Announcement, Art, Exhibit, Museum, UP Vargas Museum, West Wing Gallery (Edge)

Reply to the article “A little bit of flexibility”

Two weeks ago, the Vargas Museum sent to Business World through email, fax, and priority post a rejoinder to the article “A little bit of flexibility” by the reporter Sam Marcelo. A significant time has lapsed and the paper has not acknowledged receipt of the letter. In the interest of fairness, the Vargas is posting the same on its website, with reference to the link to the newspaper article. It is still the hope of Vargas that Business World air its side on the same page the museum had been mischaracterized.

8 December 2010

MS ALICIA HERRERA

Associate Editor

Business World

Dear Ms Herrera:

We write to air our side in reference to the article written by Ms Sam Marcelo that appeared in the Arts and Leisure section of Business World on 16 November 2010. In the quotes attributed to Mr Norberto Roldan and Mr Steve Eland, the Vargas Museum is portrayed as demonstrating lack of flexibility with regard to contemporary art projects, a conclusion they formed based on their experience with the museum through the Immemorial project they organized at the Vargas. Had Ms Marcelo asked for our take on the matter, we would have explained to her that the Vargas Museum has always been open to the logistical requirements of contemporary art. We also know full well that these demands and the creative process are not separate. Thus as an institution, we patiently try to mediate between museum policy and the exigencies of current expression. It will be in bad form to belabor the details of this mediation in your paper. But we would like to state that the museum was never remiss in advising the organizers about the rules of engagement with the space at the outset and that we could only allow for so much improvisation given our limited resources for upkeep. We imagined that a sensitive curatorial approach would have been able to work around these creative constraints. Unfortunately, it seems that both Mr Roldan and Mr Eland have failed to appreciate the delicacy of this balance all together and think that if things do not go their way, the museum infringes on artistic options. What dismays us the most is Mr Eland’s rather impolitic and uncharitable comment, coming as it does from a visitor to the local art scene with scant knowledge of its contexts, that if the Vargas were truly “serious” in being a contemporary art space, it should “learn a little flexibility.” The museum has had its share of contemporary art projects in its premises, many of which have been logistically and conceptually challenging as your reporter might herself confirm. We were able to stage them without much conflict with artists and organizers who were judicious, sensible, diligent, collegial, decent, competent, and most of all responsible. Running a university art museum with a colonial and modern art collection and contemporary art spaces is not without its difficulties. Maintaining its infrastructure over time and simultaneously addressing the necessities of contemporary art can, indeed, be tough and tricky. We take this latitude “seriously.”

We hope that this letter has clarified our position.

Thank you very much.

With collegial regards,

(signed)

Patrick D. Flores

Curator

Advertisements

About Jorge B. Vargas Museum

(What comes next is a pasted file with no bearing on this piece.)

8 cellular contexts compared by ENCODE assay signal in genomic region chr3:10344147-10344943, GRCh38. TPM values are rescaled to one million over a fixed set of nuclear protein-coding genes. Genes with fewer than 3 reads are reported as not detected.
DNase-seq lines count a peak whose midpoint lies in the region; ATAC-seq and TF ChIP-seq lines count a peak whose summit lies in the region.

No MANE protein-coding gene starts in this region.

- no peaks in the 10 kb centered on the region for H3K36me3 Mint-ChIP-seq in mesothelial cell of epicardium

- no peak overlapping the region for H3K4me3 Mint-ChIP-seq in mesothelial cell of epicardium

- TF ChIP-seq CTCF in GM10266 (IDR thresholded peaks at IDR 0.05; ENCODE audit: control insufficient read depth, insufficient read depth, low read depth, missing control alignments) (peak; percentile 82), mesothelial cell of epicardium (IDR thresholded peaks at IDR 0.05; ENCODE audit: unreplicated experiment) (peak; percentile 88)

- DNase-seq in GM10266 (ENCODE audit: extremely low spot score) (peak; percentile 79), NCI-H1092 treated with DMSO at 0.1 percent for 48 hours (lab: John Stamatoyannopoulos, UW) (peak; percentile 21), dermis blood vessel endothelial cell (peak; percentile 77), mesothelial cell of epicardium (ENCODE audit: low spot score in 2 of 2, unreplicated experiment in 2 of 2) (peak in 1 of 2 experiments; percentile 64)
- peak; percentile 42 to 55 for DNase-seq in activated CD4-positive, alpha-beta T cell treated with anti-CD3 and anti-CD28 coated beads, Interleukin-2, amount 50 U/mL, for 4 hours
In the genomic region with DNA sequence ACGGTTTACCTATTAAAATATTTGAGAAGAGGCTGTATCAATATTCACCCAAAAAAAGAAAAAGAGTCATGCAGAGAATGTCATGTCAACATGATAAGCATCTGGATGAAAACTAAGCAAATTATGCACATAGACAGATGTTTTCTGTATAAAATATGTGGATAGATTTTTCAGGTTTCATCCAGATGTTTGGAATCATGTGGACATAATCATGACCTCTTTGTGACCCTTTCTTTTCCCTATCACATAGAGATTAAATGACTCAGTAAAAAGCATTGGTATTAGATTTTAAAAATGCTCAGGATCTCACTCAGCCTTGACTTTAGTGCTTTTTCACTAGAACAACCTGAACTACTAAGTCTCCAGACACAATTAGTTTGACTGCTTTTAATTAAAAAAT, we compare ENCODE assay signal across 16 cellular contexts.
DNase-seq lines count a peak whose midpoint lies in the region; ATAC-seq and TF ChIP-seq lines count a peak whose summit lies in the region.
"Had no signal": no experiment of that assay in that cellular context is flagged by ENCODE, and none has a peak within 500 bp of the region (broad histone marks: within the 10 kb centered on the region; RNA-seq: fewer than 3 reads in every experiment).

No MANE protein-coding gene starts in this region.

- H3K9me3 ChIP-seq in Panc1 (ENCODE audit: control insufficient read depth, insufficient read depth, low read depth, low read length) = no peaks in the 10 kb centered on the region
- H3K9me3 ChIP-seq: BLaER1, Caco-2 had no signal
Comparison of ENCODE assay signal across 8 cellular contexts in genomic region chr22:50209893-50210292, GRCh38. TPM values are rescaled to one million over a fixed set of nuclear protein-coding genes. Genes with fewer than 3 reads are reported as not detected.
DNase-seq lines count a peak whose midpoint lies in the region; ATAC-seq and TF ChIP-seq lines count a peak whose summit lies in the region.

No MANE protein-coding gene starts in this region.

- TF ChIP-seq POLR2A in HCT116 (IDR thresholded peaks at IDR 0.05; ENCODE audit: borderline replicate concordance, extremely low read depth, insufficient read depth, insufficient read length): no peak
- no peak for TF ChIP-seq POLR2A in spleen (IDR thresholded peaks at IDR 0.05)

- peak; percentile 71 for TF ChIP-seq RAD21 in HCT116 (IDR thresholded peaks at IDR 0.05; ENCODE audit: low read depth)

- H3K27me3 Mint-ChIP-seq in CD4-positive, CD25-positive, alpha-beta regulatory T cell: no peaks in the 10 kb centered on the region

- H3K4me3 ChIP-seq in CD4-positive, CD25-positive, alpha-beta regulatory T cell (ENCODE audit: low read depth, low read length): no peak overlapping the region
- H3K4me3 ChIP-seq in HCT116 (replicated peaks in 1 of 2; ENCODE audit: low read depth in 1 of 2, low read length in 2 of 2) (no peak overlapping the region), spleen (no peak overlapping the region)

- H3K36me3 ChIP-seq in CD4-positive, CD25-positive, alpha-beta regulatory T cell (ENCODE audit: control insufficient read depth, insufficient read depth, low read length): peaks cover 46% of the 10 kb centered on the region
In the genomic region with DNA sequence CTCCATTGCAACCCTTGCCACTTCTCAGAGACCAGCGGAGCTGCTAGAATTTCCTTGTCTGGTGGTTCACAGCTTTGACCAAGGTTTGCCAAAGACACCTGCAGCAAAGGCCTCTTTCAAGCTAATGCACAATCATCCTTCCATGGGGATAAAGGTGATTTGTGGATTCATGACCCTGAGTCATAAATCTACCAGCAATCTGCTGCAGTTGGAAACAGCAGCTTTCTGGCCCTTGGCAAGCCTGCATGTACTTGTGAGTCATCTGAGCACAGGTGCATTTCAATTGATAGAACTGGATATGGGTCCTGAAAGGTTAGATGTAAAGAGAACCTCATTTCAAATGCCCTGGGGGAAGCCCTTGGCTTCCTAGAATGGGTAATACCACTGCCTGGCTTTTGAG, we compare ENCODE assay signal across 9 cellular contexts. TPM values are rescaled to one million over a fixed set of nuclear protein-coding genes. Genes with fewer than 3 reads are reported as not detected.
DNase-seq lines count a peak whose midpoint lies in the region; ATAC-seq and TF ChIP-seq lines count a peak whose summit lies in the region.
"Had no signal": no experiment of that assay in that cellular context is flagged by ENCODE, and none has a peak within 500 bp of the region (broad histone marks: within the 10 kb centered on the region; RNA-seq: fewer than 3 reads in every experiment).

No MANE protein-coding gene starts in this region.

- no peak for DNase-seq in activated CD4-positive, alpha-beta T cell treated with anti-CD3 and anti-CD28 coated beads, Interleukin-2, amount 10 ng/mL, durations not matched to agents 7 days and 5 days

It aims to preserve its collection donated by Jorge B. Vargas and conducts research, exhibitions, publications, and educational programs. The Vargas Museum and Filipiniana Research Center houses a museum, archives, and library devoted to the Philippine history, art, and culture from the late 19th century until the post-war era. Its main beneficiaries are students, faculty, researchers and scholars of the Philippines and Asia.

Discussion

No comments yet.

Leave a Reply

Fill in your details below or click an icon to log in:

WordPress.com Logo

You are commenting using your WordPress.com account. Log Out / Change )

Twitter picture

You are commenting using your Twitter account. Log Out / Change )

Facebook photo

You are commenting using your Facebook account. Log Out / Change )

Google+ photo

You are commenting using your Google+ account. Log Out / Change )

Connecting to %s

Follow us on Instagram

25-27 January 2018 | Thursday to Saturday, 3-5pm
An Ecological, The Obligatory Reading Series (Season 1)

Closing the first year of PCAN, the Public Engagement and Artistic Formation introduces an itinerant educational initiative in the form of a reading group, established to explore ideas and accommodate materials collected and discussed by the institution’s ongoing research. The reading group is a bi-monthly meeting, hosted in the last week of a month. 
The initial series of reading proceeds from the use of the term “ecological/ecology” in understanding practices of public engagement and artistic formation. In the first meeting (January 25), we will focus on Isabelle Stengers’ work that qualifies the scientific and political dimensions of the ecological as a method of creating relations and as a mode of understanding these relationships to the world. We will ask how these relations create ‘modern’ practices and their other through conceptual vectors utilized by Stengers, such as pharmakon, factishistic proposition, and constraints. The second meeting (January 26) will be an exercise on reading data and statistics about rice production and supply through Mark Sanchez’s project Rice Food Web (2017). Moderated by the artist, the session releases the interpretation of these articles into an open platform of alternative and multiple readings of information. We will ask the agency and dynamics of artistic research/artist-led research in the economy of ‘scientific’ information and policy-oriented knowledge production. In the final meeting (January 27), we will read into a history of an institution and institution-building through its documentation, collected and archived outside its context in Marawi. This session will be an encounter with the Dansalan Quarterly Journal, a community-based, interdisciplinary publication produced by the Dansalan Junior College (now Dansalan Research Foundation) in 1975.